HC Deb 12 March 1858 vol 149 cc141-56

Order for the consideration of the Bill as amended read.


I have now, Sir, to move the further consideration of the East India Loan Bill, and upon the present occasion I would ask the House to avoid all unnecessary discussion upon this Bill. I am convinced that, next to the necessities of the State, there is really no subject which is more important or which requires more urgently to be dealt with, than that to which this Bill relates. If, however, we enter upon any discussion upon the principles upon which this Bill is based, and seek to connect this Bill with any measure which may be brought forward to regulate the government of India, we shall be led into very protracted discussions. The practical fact before us is, that the East India Company are in the same state from want of supplies as Her Majesty's Ministers. It is quite impossible this question can be longer postponed, and, under the circumstances, I hope the House will pursue the same course as Her Majesty's Government, and take a practical view of the matter, and not connect this Bill with any measure that has been or may hereafter be brought forward relating to the construction of the Government of India. There are pressing engagements which must be kept, there are liabilities which cannot be avoided, and obligations which must be answered and fulfilled, whatever changes may take place in the government of India; and these are questions not of days, but almost of hours. Since the Bill has been introduced there has been a discussion, at which, not having the honour of a seat in the House at the time, I was not present, but I am acquainted with the bearing of that discussion. I believe that the original amount of £10,000,000 was, in accordance with the prevailing opinion of the House, reduced to £8,000,000. The Government is willing to bow to the decision of the House in that respect, but we do not think it would be expedient to reduce the sum any further, and I trust the House will not entertain any such suggestion, as the sum of £8,000,000 is really necessary for the service of the East India Company. There was also a question about the 11th clause—the controverted clause. In my opinion it is not at all necessary to insist upon the retention of that clause. I therefore shall not ask the House to sanction it. The amount being reduced from the sum originally proposed, which might have been larger than was absolutely necessary —but on that I give no opinion—and having proposed to omit the 11th clause, I hope and trust the House will be of opinion that in the present state of affairs it is necessary we should pass this Bill, and, if that be so, it will also see that it is of the utmost importance that we should pass it without any unnecessary delay. I hope, therefore, we shall advance it a stage tonight, and afterwards proceed with it, so that it may speedily become law.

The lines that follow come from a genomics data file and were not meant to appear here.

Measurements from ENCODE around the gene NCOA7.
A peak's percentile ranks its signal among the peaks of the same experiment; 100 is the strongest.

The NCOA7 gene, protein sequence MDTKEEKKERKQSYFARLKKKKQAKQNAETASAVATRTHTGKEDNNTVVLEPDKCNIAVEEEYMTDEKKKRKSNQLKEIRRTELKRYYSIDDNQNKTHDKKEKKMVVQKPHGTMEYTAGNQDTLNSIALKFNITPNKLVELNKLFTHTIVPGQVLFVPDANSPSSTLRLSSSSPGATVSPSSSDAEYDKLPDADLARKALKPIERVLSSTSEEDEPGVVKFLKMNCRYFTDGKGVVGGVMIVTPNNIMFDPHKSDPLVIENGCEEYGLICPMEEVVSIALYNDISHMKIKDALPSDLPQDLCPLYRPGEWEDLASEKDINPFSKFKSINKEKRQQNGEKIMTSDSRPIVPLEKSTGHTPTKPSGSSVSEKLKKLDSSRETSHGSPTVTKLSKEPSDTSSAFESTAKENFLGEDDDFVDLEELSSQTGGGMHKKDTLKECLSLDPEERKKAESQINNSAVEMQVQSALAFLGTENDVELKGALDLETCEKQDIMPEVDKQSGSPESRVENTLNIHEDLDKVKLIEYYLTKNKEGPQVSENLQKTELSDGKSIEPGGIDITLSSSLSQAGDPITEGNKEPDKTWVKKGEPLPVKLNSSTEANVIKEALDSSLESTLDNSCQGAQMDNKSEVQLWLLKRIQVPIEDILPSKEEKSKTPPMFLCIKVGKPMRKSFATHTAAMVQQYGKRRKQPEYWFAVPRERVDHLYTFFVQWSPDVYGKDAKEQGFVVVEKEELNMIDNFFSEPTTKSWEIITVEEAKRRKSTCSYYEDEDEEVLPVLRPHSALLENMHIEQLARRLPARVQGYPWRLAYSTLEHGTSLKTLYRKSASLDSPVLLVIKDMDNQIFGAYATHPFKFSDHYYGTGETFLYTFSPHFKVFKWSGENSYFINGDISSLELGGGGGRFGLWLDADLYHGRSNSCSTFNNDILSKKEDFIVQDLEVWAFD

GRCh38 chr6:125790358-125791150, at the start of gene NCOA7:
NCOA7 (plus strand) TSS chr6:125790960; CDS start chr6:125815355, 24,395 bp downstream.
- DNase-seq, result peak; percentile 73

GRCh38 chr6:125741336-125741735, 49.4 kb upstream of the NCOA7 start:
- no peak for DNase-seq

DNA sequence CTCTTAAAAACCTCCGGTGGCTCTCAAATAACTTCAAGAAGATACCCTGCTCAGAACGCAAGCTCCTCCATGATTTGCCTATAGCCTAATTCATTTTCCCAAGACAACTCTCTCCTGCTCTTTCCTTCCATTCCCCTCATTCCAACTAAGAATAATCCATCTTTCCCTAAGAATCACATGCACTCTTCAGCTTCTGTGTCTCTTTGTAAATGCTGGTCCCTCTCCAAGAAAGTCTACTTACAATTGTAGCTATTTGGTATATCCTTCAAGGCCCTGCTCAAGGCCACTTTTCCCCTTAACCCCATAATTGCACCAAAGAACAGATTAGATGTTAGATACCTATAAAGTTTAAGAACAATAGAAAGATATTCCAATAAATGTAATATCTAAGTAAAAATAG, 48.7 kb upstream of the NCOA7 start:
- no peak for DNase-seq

said, on former occasions when the Bill was under consideration, two objections had been taken to its progress. One was to the 11th clause, which he rejoiced to hear from the right hon. Gentleman would no longer form part of the Bill. It must have been obvious that the labours of that House would be futile in limiting the amount of the loan to £8,000,000 if in the same Bill there remained a clause giving power to the same parties to borrow continuously, without limit of time or amount. The other objection had also now fallen to the ground, but while it existed it was a serious one. An idea prevailed that when the Bill passed through Committee in a House of scarcely forty Members, the Minister who was then responsible for the affairs of India made a statement which materially affected the obligations of this country in respect of debts contracted upon the revenues of India. Upon the last occasion the Bill was before the House the right hon. Gentleman (Mr. Vernon Smith) had had an opportunity of showing that the prevailing impression was unfounded. The House, however, knowing that no delay could occur beyond one day, preferred that the present stage, upon which alone Amendments could now be introduced, should not be passed until an opportunity was afforded to the Minister now responsible for the finances of this country, of stating his opinion in regard to it. That opportunity had been given, and as they had now guarded against any misunderstanding which might affect the Consolidated Fund of this country, and as the controversial clause was to be omitted, he had the greatest pleasure in concurring with the right hon. Gentleman the Chancellor of the Exchequer that every facility should be afforded for the passing of the Bill, which was required to enable the East India Company to raise the money which they so much needed. He cordially agreed with the right hon. Gentleman that any discussion upon the large questions of Indian finance and other portions of Indian Government, which, no doubt, they were about to consider, would with advantage be deferred until they were called upon to deal with the general measure affecting the government of India.